It dawned on me a few days ago, a sad realization, that probably half of these cancer patients will not survive that for which they are receiving treatment. The lady earlier mentioned who was so gleeful that she was finished with treatment told me practically in the same breath that, if the treatment doesn't prove successful, she could be looking at hospice in a matter of a few weeks; this was her last hurrah, her Hail Mary pass for big yards. Lottery Lady is happy to mention her forward progress, but she never volunteers how she's doing.

So much hope. So much fear. So much defiant dignity in the face of unpredictable odds, all in brief pauses between the entry vestibule doors.


Monday, December 15, 2014


For years, now, I have lamented about how my occupation(s) has cramped my writing time, and how I need to find a way to put more time back into my life to give to writing. I finally got out of the taxi in July of this year, walking away from it ...and right into a sporadic, stressful schedule of school portrait photography. At the beginning of the school year I was busy, and the hours were all over the map ...er, clock ...with some days requiring me to leave my apartment at 4:30 am, and other days to leave at 9:00. As the fall semester wore on, the schedule lightened up, and the "part time" nature of the job that had me working sometimes 50 hours a week at the start made itself more evident.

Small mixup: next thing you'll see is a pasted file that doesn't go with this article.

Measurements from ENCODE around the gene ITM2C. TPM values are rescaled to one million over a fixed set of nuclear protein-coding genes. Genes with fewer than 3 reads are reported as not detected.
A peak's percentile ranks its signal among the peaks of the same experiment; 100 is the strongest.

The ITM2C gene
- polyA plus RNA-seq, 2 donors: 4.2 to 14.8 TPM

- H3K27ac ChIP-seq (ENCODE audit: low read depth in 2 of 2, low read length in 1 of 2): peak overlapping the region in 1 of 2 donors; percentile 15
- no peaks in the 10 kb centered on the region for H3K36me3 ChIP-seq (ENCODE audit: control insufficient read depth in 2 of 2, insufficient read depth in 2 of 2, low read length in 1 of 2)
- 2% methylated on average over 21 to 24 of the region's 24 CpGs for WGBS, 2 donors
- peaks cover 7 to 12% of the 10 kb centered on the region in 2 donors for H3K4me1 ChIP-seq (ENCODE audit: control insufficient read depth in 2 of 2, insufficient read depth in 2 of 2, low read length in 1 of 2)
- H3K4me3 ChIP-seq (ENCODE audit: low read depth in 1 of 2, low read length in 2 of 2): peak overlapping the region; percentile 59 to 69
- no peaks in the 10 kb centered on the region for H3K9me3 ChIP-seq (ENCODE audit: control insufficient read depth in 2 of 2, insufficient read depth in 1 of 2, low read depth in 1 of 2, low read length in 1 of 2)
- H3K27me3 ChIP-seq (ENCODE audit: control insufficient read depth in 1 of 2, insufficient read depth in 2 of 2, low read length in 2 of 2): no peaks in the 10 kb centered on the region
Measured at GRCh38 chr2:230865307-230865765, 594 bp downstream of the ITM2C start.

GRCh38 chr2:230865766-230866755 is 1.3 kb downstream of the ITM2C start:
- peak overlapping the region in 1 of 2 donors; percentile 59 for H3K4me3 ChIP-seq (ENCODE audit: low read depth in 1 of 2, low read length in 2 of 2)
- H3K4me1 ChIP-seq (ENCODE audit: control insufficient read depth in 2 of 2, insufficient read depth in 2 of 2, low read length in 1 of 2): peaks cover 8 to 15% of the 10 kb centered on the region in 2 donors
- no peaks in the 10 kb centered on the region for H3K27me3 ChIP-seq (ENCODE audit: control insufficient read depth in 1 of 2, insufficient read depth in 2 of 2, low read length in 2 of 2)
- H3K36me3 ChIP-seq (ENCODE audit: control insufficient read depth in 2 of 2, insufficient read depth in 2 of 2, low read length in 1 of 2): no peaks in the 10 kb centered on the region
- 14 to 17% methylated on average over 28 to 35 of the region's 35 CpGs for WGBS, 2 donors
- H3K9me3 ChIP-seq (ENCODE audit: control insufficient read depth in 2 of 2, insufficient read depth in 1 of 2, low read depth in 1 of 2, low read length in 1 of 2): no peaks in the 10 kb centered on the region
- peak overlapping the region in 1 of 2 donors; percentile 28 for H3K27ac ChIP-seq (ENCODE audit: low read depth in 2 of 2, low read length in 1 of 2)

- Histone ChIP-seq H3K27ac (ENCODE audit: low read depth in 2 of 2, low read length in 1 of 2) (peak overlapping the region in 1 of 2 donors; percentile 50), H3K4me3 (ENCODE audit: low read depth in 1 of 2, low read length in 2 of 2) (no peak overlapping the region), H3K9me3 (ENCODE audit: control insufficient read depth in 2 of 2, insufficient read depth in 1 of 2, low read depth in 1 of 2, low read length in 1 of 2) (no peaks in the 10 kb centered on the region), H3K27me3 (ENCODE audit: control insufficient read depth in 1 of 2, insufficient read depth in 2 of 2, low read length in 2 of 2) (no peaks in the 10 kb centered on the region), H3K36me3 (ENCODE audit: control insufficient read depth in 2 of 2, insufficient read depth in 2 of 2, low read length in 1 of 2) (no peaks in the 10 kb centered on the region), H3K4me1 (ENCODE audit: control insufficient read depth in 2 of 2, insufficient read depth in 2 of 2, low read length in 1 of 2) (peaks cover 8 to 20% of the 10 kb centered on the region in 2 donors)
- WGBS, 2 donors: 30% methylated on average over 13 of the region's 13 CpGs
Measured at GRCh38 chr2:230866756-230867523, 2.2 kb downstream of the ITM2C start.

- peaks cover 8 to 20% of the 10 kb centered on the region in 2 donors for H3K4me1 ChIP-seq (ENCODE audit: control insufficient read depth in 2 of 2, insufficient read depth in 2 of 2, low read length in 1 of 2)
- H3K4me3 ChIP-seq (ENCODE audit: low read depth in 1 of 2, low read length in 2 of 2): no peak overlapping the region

Waning hours — and pay — aside, I remembered soon after I began the job that the part I had really hated about the video job I'd had from 2001 to 2009 was the lugging-around-the-heavy-cases-and-setting-up-so-much-crap-all-the-time part, which was exactly what I was doing again with the photography job. I was promised with the photography that, as the portrait photography aspect slowed down, the sporting event and candid photography aspect would pick up, and I would continue to have somewhat steady work. However, since the other thing I wanted to get back into my life after leaving the taxi behind was acting, I didn't want the sporting event and candid photography to take up my evenings, which is when theatre commitments occur.

I had to find something else.